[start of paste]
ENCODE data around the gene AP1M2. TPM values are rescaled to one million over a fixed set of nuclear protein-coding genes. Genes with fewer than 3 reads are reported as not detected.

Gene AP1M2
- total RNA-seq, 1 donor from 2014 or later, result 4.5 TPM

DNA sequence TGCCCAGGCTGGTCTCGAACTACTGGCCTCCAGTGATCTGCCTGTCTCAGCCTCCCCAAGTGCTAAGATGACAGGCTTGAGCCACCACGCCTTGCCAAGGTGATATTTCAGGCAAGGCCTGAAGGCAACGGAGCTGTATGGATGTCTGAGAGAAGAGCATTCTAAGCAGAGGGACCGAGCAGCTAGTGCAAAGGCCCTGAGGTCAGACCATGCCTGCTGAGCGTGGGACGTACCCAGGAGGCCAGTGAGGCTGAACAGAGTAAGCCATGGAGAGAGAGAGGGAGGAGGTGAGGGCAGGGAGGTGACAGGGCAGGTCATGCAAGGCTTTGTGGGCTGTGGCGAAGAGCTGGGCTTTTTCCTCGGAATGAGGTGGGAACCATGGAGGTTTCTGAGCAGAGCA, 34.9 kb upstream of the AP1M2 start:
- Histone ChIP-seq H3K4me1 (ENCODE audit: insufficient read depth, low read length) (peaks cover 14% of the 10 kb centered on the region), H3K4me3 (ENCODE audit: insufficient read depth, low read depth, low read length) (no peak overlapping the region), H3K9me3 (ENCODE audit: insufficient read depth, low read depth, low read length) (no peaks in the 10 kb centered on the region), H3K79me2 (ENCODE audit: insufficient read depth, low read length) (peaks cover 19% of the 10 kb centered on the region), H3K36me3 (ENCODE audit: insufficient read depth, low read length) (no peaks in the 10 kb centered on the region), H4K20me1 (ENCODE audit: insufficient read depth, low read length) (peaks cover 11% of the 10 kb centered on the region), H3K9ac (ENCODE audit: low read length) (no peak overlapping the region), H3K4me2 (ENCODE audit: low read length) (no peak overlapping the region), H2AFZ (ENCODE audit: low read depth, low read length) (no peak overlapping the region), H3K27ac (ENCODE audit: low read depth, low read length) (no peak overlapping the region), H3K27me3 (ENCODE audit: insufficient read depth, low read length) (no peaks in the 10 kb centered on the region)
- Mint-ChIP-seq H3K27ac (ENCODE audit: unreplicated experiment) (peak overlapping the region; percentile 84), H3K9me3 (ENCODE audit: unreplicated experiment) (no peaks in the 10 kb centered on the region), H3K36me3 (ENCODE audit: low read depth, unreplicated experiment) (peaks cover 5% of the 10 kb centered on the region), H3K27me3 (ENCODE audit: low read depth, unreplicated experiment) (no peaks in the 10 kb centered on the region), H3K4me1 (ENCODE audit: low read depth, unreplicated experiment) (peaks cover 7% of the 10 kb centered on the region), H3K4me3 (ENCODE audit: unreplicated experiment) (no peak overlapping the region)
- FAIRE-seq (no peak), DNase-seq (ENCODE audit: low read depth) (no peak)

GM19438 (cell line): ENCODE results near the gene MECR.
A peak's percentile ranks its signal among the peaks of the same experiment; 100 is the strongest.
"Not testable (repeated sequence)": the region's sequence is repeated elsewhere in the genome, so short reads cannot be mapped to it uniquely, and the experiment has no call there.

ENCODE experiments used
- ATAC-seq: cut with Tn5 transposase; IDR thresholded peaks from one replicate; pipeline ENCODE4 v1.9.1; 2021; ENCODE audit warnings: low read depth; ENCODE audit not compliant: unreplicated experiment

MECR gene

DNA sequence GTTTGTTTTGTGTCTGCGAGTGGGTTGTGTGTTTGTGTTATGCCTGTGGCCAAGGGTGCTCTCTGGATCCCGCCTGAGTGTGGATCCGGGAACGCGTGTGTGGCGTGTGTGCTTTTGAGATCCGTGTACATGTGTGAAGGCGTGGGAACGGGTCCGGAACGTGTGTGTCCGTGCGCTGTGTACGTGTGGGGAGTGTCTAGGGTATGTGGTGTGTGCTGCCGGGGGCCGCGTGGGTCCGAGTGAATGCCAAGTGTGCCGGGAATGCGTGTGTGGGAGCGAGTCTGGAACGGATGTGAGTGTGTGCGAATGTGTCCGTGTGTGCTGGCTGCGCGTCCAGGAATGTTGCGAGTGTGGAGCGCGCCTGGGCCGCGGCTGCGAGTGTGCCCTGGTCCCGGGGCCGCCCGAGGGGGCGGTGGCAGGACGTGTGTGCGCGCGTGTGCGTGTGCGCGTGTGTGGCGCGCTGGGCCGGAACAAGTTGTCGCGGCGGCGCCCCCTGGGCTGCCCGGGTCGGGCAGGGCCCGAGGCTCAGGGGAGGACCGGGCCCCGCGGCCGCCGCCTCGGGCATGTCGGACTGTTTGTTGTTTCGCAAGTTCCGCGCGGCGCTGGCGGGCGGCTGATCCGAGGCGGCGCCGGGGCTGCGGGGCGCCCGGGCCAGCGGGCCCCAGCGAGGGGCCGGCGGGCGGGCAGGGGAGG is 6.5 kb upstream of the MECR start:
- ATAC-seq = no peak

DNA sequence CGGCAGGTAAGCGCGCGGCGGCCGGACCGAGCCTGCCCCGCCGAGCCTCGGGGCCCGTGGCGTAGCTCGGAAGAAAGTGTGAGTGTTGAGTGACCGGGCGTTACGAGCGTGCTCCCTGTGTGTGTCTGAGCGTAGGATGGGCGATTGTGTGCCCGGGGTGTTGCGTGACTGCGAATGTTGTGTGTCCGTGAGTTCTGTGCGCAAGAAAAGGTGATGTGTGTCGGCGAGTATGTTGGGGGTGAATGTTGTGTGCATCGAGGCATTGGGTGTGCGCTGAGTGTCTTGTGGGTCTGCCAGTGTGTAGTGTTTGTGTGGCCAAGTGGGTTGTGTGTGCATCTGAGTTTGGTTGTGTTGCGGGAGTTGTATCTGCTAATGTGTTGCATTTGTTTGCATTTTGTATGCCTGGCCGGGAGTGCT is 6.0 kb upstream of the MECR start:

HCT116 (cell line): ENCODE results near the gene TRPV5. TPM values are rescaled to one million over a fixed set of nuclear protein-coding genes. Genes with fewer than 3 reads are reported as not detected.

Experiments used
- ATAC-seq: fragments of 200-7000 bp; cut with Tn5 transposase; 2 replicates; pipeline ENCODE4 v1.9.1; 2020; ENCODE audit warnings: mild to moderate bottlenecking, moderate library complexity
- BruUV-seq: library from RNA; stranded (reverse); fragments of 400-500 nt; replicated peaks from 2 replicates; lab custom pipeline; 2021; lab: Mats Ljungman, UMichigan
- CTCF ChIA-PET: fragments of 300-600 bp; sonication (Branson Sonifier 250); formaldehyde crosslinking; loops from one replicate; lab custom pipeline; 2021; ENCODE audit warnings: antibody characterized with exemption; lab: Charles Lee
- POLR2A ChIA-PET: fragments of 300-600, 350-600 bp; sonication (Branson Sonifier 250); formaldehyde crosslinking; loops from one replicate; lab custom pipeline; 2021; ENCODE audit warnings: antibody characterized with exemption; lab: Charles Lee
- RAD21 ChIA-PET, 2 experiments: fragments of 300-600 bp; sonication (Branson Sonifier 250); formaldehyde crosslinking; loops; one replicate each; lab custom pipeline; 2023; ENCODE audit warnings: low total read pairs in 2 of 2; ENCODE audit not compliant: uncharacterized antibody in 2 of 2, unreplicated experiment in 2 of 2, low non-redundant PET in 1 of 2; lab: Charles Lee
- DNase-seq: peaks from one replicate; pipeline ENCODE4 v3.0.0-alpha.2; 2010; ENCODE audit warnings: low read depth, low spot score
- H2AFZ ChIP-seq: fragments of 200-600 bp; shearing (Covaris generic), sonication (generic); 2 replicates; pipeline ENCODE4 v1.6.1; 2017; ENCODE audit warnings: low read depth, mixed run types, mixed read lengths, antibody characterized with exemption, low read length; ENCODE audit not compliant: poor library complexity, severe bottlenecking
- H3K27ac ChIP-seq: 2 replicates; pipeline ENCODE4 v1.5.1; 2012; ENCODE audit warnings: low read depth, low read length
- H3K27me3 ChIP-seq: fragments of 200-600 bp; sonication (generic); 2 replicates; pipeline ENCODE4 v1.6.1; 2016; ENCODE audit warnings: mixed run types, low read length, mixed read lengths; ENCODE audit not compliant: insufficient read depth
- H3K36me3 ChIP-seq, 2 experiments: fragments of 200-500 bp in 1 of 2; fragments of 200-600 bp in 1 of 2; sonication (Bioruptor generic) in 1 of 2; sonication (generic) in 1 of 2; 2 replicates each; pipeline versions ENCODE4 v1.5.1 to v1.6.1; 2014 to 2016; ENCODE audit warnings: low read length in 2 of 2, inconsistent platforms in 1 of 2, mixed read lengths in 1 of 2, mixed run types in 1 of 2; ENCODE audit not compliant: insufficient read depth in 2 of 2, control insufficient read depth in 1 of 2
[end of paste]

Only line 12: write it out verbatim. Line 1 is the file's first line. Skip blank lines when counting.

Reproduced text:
- ATAC-seq: cut with Tn5 transposase; IDR thresholded peaks from one replicate; pipeline ENCODE4 v1.9.1; 2021; ENCODE audit warnings: low read depth; ENCODE audit not compliant: unreplicated experiment